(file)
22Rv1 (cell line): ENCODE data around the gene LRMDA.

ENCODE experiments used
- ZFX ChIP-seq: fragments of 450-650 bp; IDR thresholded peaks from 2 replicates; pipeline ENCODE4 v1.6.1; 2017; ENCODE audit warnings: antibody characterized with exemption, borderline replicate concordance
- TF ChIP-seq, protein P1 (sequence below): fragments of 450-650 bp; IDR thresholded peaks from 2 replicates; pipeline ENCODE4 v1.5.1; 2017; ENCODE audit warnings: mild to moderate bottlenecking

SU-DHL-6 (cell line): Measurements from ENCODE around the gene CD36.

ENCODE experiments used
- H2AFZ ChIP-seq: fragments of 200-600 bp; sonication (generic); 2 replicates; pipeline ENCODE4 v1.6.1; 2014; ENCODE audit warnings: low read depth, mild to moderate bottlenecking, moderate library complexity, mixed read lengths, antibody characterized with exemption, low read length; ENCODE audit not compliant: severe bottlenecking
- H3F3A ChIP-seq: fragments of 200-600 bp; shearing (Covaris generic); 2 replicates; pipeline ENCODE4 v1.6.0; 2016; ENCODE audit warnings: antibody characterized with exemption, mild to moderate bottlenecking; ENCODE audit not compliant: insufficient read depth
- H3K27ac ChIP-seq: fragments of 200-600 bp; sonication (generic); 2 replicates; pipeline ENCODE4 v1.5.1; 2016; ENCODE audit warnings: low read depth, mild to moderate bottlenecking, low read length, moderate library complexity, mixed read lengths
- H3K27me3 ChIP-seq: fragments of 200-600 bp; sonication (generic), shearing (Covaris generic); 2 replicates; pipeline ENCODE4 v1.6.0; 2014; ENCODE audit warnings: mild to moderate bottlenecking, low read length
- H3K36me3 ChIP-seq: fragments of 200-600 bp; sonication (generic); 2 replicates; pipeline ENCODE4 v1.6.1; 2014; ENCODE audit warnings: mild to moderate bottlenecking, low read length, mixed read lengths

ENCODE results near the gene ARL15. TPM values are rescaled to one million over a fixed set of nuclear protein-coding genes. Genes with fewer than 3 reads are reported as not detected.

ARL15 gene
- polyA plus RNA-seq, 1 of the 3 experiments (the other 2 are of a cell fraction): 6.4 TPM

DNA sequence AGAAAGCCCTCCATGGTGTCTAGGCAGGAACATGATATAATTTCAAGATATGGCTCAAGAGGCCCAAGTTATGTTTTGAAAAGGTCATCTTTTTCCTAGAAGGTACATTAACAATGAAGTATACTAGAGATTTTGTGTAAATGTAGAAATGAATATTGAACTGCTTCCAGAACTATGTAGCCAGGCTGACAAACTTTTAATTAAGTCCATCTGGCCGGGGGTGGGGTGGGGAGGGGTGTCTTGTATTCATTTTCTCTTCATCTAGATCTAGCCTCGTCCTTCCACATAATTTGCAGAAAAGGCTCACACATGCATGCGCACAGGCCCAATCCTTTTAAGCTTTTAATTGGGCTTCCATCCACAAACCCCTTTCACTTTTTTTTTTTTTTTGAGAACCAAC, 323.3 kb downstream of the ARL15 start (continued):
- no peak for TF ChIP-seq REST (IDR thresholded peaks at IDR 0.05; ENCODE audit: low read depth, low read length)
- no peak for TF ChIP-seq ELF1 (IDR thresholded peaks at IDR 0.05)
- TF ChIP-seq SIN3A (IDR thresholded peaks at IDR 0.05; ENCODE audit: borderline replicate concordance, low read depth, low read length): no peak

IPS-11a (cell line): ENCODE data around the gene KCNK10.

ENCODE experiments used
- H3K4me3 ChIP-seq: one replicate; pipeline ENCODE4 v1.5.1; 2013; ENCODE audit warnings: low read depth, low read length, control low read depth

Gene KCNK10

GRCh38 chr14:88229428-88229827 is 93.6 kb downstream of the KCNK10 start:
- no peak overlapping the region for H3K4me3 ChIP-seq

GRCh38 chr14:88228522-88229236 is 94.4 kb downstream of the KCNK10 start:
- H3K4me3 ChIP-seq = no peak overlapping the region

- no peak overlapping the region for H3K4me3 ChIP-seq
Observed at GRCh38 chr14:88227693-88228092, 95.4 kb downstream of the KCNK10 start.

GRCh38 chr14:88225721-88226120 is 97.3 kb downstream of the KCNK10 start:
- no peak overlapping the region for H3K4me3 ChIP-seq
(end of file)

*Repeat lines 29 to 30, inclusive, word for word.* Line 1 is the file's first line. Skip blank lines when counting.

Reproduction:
GRCh38 chr14:88225721-88226120 is 97.3 kb downstream of the KCNK10 start:
- no peak overlapping the region for H3K4me3 ChIP-seq